- The alleged abuse was reported as early as 2010
- Both priests have not been permitted to perform their duties since then
- The archdiocese has been under fire for a sweeping sex scandal
- At least 26 priests have been put on administrative leave
The troubled Archdiocese of Philadelphia said Monday that it has ousted two priests due to allegations of sexual abuse of minors.
The allegation against Monsignor George Mazzotta, 73, first came to light in May 2010 and was reported to law enforcement. The archdiocese called it a "substantiated allegation," but provided no details.
Since that time, Mazzotta "has not been permitted to exercise his public ministry, wear clerical garb or present himself publicly as a priest," the archdiocese said in a statement.
Monsignor Hugh Campbell, 77, reported himself for sex abuse in December and was placed on administrative leave. Law enforcement authorities were also notified of the reported abuse.
Both men have been found "not suitable for ministry," the archdiocese said.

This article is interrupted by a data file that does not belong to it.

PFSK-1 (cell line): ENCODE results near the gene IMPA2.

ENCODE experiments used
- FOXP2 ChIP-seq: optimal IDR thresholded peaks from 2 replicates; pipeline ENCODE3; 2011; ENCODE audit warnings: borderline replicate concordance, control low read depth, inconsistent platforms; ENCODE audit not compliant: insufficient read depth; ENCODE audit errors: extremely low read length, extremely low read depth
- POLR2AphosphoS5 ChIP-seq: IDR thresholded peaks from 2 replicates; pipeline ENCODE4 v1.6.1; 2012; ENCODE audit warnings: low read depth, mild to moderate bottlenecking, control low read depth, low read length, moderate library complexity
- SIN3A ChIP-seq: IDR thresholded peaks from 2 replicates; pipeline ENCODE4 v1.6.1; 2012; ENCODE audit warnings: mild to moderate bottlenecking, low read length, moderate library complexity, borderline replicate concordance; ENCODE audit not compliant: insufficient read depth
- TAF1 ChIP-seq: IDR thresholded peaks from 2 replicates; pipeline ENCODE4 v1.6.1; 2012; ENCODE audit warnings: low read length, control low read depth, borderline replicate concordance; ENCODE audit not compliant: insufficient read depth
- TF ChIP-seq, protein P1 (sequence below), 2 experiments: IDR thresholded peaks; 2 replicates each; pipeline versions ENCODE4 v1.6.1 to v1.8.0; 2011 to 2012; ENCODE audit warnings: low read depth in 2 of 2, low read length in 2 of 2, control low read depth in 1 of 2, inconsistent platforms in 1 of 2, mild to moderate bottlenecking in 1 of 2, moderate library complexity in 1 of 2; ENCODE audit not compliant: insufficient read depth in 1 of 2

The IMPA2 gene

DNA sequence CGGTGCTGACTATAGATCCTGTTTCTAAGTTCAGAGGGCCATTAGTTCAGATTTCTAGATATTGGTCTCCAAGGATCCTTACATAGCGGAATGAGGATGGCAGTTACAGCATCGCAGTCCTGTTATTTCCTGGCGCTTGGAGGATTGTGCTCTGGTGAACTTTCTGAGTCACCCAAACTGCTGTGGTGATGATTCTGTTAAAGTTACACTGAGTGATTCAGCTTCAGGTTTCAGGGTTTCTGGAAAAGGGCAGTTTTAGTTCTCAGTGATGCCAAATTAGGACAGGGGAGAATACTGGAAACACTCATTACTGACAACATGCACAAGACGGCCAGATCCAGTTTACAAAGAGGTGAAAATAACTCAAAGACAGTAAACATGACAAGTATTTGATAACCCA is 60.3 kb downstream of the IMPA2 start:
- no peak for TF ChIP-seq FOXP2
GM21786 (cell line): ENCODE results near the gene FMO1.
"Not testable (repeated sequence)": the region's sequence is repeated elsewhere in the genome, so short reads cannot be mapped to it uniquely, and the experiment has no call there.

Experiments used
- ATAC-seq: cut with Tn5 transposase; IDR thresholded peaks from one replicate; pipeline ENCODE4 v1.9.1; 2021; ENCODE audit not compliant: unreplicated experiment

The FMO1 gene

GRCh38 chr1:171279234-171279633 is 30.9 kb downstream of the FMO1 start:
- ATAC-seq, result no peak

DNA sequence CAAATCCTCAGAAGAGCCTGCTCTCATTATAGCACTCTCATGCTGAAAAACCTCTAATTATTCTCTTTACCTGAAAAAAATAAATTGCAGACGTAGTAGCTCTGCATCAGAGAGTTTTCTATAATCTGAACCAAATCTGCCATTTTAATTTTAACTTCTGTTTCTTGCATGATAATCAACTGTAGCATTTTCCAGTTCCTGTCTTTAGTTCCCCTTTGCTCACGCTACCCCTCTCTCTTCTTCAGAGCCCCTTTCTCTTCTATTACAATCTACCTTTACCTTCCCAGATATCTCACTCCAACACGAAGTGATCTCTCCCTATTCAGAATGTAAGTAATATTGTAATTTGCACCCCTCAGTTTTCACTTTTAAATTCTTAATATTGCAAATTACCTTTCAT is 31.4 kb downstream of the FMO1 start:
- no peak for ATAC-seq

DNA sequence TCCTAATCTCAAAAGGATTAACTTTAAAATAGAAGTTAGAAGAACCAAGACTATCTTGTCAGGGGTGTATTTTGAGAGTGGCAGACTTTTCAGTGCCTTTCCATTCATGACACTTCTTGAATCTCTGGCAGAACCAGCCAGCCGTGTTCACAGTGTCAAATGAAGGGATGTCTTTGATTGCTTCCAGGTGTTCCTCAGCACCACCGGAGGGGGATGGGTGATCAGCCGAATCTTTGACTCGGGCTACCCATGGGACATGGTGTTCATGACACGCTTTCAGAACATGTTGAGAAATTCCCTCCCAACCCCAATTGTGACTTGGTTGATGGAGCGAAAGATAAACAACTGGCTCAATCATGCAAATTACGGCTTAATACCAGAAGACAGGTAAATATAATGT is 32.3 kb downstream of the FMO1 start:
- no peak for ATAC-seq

The archdiocese has been under fire since 2011 for what experts have called one of the most sweeping sex scandals in America. At least 26 priests have been put on administrative leave in connection with the scandal.
The action against Mazzotta and Campbell, who retired in 2007, is not connected to those cases.
A grand jury last year charged four Philadelphia priests and a parochial school teacher with raping and assaulting boys in their care. Two church officials are currently on trial in the case -- the Rev. James Brennan, who is accused of the attempted rape of a 14-year-old, and Monsignor William Lynn, who is accused of covering it up. They have pleaded not guilty.
Defrocked priest Edward Avery was due to also go on trial with Brennan and Lynn, but pleaded guilty in March to involuntary sexual deviate sexual intercourse after admitting to sexually assaulting a 10-year-old altar boy during the 1998-1999 school year at St. Jerome Parish.
Charles Engelhardt and Bernard Shero, a teacher at the school, are charged with assaulting the same boy in 2000. They have pleaded not guilty and are due to go on trial in September.
The trial represents the first time that U.S. prosecutors have charged not just the priests who allegedly committed the abuses, but an official who stands accused of failing to stop the assaults. Lynn had been responsible from 1992 until 2004 for investigating reports that priests had sexually abused children.
The grand jury alleged that Lynn knowingly allowed dangerous priests to continue in the ministry in roles in which they had access to children.